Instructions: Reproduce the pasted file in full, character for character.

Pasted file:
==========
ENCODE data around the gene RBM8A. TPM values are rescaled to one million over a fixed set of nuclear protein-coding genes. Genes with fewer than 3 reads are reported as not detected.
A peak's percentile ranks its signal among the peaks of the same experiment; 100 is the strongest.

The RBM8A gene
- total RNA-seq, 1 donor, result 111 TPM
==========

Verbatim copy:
ENCODE data around the gene RBM8A. TPM values are rescaled to one million over a fixed set of nuclear protein-coding genes. Genes with fewer than 3 reads are reported as not detected.
A peak's percentile ranks its signal among the peaks of the same experiment; 100 is the strongest.

The RBM8A gene
- total RNA-seq, 1 donor, result 111 TPM